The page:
Finanstilsynet proposes tightening the residential mortgage lending regulations
Published: 8 September 2016
Last updated: 11 February 2020
Document number: 18/2016
Finanstilsynet replied today to the Ministry of Finance’s letter of 23 June 2016 on the question of retaining or, if appropriate, amending the current residential mortgage lending regulations.
After the Ministry of Finance last summer issued regulations setting requirements on new loans secured on residential property, household debt and house prices continued to rise faster than household incomes. 12-month growth in households’ overall debt has continued at a rate of about 6 per cent. Nominal growth in household incomes is concurrently lower than in recent years.
Although there are regional differences in the housing market, house price growth is generally high, and has accelerated in recent months. In August 2016 12-month growth was 9.1 per cent on a national basis.
Increased economic uncertainty, somewhat higher unemployment and significantly lower real income growth must be assumed in isolation to have helped to dampen households’ willingness to borrow and demand for housing. Debt growth and house price growth nonetheless remain high. An important driver of this outturn is the record low interest rate and expectations that it will remain low for a protracted period. In Finanstilsynet’s assessment there is a danger that the high growth in debt and house prices may persist for some time. If it does, it will help to maintain activity in the Norwegian economy but will at the same time heighten the risk of a subsequent abrupt and steep fall in house prices and an economic setback.
The strong growth in house prices and household debt is driven by strong demand. Finanstilsynet emphasises that credit and house price growth resulting from strong demand is difficult to halt using measures targeting the supply of credit. Such measures may however help to dampen credit growth and thereby safeguard long-term considerations for the individual borrower, the individual bank and the financial system.
Finanstilsynet’s residential mortgage lending survey in autumn 2015, the banks’ interim reports and surveys by Norges Bank and the IMF indicate that banks’ lending practices have tightened somewhat after the new regulations were introduced. The growth in lending may thus have been lower than it would have been in the absence of the new regulations. That said, it is in Finanstilsynet’s view difficult to quantify with a reasonable degree of certainty the effect that the regulations in isolation may have had on banks’ lending growth.
Direct regulation of lending practices is an intrusive policy instrument and must be applied in proportion to the risk of financial instability. In light of the recent developments in the debt and housing market, Finanstilsynet considers there is now cause to tighten the regulatory provisions. The regime can be eased, in the event lifted, in the event of a subsequent turnaround in the debt and housing market.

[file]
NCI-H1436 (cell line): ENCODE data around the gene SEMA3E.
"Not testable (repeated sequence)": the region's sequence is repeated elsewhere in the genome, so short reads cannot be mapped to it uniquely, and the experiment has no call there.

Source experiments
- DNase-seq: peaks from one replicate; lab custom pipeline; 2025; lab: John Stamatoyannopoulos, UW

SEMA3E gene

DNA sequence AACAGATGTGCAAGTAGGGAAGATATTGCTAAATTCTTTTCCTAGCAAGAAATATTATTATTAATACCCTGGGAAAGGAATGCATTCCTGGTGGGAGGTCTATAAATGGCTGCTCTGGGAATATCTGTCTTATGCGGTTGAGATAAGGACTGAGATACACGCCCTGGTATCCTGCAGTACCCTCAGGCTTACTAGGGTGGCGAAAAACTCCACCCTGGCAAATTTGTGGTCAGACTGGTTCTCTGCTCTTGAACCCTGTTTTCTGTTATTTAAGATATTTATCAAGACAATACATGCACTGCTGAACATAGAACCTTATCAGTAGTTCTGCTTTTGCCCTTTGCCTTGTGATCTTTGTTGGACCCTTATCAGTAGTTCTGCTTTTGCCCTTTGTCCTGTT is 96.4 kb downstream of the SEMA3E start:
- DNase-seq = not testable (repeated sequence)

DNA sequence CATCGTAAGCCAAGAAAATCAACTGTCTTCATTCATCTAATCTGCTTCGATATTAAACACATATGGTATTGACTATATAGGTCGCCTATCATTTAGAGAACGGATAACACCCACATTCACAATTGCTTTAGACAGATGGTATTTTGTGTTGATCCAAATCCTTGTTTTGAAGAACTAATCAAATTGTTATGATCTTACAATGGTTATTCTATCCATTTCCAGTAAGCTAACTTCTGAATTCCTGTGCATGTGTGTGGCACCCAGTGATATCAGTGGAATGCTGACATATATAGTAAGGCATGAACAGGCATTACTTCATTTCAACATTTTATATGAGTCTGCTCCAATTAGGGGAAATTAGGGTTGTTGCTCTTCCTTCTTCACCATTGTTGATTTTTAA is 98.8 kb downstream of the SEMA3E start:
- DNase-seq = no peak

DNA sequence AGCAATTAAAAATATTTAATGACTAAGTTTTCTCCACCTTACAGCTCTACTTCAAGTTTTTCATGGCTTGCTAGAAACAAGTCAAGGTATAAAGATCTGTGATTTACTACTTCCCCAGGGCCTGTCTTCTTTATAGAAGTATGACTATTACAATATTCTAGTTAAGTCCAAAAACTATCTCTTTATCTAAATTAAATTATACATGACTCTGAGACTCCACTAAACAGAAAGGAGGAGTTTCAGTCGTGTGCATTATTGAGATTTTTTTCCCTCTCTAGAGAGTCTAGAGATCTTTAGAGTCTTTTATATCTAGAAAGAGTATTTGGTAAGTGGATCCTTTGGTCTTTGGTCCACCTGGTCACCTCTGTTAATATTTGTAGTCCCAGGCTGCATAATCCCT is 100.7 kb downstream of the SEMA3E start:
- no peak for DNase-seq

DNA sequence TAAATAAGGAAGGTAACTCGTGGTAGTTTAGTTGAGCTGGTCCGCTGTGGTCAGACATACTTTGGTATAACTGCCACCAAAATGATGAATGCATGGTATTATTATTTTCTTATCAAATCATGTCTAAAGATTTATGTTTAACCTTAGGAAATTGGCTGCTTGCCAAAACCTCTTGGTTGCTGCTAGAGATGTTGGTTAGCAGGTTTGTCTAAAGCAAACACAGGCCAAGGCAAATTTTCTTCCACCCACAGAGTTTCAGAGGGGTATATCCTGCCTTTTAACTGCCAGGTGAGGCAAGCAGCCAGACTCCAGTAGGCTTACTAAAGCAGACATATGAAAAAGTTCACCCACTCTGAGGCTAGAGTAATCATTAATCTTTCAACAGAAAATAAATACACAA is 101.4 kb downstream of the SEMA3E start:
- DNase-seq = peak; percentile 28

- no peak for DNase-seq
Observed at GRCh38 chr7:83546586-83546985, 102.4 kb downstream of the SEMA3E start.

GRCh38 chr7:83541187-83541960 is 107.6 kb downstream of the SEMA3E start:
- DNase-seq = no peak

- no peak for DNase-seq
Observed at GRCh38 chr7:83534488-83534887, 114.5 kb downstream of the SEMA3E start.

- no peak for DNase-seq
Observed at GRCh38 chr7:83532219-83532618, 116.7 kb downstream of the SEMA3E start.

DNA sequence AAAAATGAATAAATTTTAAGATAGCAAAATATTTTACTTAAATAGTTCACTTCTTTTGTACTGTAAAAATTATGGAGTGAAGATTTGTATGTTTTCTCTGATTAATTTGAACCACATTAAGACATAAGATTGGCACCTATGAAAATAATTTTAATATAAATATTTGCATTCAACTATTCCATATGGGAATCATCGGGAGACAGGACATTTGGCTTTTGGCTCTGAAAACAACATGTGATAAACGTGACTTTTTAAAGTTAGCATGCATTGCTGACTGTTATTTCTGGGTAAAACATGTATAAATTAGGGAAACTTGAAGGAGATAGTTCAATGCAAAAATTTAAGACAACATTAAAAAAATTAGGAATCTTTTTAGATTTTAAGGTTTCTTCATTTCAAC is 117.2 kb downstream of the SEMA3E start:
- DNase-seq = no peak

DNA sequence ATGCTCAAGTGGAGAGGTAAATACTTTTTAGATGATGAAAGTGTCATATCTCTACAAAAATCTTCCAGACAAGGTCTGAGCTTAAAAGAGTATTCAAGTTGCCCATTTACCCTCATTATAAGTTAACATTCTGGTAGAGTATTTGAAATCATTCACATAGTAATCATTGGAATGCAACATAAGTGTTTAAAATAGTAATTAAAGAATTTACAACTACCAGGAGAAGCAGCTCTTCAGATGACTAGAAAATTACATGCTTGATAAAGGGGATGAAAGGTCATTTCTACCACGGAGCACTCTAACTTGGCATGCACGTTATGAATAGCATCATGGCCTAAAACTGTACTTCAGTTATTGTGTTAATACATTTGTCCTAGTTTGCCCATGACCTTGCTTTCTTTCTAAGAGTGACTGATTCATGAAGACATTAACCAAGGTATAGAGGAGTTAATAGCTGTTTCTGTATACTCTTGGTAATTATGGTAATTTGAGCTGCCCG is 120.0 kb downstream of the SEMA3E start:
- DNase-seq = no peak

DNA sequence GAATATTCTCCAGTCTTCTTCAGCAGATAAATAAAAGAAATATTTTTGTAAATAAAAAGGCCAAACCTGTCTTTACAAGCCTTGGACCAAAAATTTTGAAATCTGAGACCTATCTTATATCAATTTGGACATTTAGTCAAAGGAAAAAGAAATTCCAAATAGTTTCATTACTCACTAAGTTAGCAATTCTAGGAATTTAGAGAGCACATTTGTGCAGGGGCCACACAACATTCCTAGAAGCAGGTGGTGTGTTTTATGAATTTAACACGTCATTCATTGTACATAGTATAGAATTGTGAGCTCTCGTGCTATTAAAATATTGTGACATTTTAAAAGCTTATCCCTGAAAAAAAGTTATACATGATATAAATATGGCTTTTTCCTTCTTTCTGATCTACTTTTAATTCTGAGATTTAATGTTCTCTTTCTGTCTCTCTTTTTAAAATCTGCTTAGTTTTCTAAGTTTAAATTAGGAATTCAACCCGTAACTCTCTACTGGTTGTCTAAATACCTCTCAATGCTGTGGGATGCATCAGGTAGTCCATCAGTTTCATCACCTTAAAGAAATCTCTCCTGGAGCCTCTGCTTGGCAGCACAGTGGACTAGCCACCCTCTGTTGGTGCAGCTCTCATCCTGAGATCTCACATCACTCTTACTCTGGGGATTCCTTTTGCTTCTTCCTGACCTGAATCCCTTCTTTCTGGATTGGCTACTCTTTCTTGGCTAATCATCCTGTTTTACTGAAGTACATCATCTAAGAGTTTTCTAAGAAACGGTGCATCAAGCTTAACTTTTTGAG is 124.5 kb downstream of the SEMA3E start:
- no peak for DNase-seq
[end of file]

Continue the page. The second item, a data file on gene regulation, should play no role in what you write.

Finanstilsynet has considered possible amendments to the regulations on the basis that a significant, but not dramatic, tightening of lending practices should be achieved. Finanstilsynet proposes the following measures:
- Removal of the banks’ opportunity to waive the regulations’ requirements on debt servicing ability, loan-to-value ratio and amortisation of debt.
- The current requirement on the borrower’s debt-servicing ability to be supplemented by a provision limiting the borrower’s overall loan to five times gross annual income.
- The maximum loan-to-value ratio for home equity credit lines to be lowered from 70 per cent to 60 per cent.
- The requirement on amortisation of repayment loans to apply to all loans with a loan-to-value ratio above 60 per cent, compared with 70 per cent under the current regulations. This is a natural consequence of the proposal to lower the loan-to-value ratio for home equity credit lines.
The Ministry of Finance attached much importance to the banks’ opportunity to exercise judgement when the ministry established a flexibility quota of 10 per cent in the current regulations. The 10 per cent limit must be viewed as substantial in light of the development in debt and house prices. Although the opportunity to waive the regulatory requirements should in Finanstilsynet’s assessment be removed, lowering the 10 per cent limit may also be an important contribution to tighter lending practices. Should the Ministry of Finance wish to retain the provision on flexibility in the regulations, Finanstilsynet proposes that the ministry lowers the limit from 10 per cent to a maximum of 4 per cent.
Finanstilsynet has, in light of regional differences in the housing market, considered a geographical differentiation of the maximum loan-to-value ratio for residential mortgage loans in the respective regions. Finanstilsynet does not recommend such differentiation.
Finanstilsynet proposes that the tightening measures be put into effect as from 1 January 2017. Finanstilsynet emphasises that the regulations should be lifted, in the event amended, when this can be justified by market conditions.
Letter to the Ministry of Finance is included in the Norwegian press release.